Targeted universalism provides an analogous approach. The goal is not, and should never be, equalization of resources, but achieving the universal goal. In some cases, this will require unequal resource expenditures. This might happen, for example, because of a greater proportion of disadvantaged students or English language learners. Providing equal—or even greater—provision to students who have additional needs is insufficient to help them achieve the universal goal. 

In the framework of targeted universalism, targeted strategies support a goal that is appealing to everyone: it is a universal goal. We recognize that there are strategic and ethical arguments that may place an urgent priority to implement targeted strategies that benefit groups “further off” from the goal-- those groups facing greater harm and suffering.

Creating a targeted universal framework demands an investment in human and financial resources. We acknowledge and promote the understanding that some groups need more help, and strategies tailored for that group. Furthermore, we know that after creating a targeted universal framework, it is likely that only some targeted strategies will be selected for implementation.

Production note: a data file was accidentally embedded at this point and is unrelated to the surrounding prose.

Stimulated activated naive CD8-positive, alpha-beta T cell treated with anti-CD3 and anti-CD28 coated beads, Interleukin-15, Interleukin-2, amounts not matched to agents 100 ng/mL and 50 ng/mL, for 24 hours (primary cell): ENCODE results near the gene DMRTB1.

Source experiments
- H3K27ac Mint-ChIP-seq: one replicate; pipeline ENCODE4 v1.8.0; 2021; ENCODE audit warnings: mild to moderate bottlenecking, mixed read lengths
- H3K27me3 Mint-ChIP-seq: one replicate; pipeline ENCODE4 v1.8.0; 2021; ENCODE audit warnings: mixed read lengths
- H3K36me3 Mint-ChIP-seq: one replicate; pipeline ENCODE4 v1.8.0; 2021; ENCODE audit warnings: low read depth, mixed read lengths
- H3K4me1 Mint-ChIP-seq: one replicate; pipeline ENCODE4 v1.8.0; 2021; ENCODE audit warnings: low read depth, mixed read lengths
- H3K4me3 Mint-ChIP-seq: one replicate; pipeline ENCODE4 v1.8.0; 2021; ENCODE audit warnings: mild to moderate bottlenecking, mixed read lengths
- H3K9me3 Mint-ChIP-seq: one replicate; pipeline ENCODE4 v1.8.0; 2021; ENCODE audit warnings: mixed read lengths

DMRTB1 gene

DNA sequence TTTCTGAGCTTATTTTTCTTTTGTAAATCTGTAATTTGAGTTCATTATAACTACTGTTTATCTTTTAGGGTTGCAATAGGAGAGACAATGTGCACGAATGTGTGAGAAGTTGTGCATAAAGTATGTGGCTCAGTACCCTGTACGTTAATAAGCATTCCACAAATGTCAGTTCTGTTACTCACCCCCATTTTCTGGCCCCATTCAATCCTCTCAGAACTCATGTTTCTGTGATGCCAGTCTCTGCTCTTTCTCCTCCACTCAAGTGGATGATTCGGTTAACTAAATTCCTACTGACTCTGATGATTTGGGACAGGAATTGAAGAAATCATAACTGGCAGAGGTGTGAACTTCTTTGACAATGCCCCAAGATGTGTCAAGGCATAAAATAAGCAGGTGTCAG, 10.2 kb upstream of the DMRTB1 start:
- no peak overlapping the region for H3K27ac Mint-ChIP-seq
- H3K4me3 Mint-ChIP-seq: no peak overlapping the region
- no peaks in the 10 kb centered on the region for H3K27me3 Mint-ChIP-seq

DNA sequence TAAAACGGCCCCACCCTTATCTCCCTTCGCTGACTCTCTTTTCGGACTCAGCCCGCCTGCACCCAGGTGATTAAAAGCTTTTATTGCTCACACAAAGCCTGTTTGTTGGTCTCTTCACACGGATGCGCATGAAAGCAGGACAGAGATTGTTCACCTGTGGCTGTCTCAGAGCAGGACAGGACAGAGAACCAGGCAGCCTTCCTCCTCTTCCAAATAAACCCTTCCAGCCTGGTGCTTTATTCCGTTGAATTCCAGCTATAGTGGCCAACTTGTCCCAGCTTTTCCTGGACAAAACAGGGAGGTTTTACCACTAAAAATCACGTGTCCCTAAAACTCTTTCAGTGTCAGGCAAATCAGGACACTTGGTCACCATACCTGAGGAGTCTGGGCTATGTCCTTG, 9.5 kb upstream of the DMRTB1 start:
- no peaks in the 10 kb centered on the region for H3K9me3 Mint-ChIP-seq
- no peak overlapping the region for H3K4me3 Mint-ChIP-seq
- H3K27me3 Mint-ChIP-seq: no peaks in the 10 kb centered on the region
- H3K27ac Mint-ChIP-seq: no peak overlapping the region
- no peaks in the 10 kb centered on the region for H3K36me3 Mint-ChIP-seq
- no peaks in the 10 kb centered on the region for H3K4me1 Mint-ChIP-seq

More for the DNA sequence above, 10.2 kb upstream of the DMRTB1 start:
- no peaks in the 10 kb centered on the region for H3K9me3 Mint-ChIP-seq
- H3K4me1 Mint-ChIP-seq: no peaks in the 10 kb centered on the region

Most meaningfully, targeted universalism is both a way to operationalize belonging and create agendas for aligned transactional and transformative changes. Targeted universalism acknowledges that structural changes that benefit those experiencing greater harms likely hold benefits for many more people. In this way, promoting the implementation of a targeted strategy in the context and language of shared concerns resonates with a broad base of support. Popular support is lined up when an appeal is made to fulfill a goal to which all groups aspire. These universal goals also resonate with collectively shared values and beliefs. A particular strategy that will help one group meet the goal will garner greater popular support within the meaningful frame of collective aspirations and beliefs.

Relatedly, wrapping a targeted strategy with the language of shared aspirations and values operationalizes the fact that the challenges faced by the most marginalized among us can impede progress for everyone. This recognition is a powerful force that can dissolve barriers between in- and outgroups. One group’s interest is entangled with the condition and interests of another group. Through the practice of targeted universalism, the sentiment that “we should all belong” is built.

Targeted universal frameworks manifest the understanding that we are collectively better off when all groups advance towards a shared goal. We can only advance there together if we accommodate each other’s difference. In this way, we create belonging in thoughtful reflections of group differences in the spirit of care and mutual concern. Difference is not the root of othering. Rather, othering results from the consideration of difference in the spirit of concentrating privilege and/ or power. Targeted universalism’s transformative change agenda embraces and values difference: it is a productive use of difference toward a more fair and inclusive society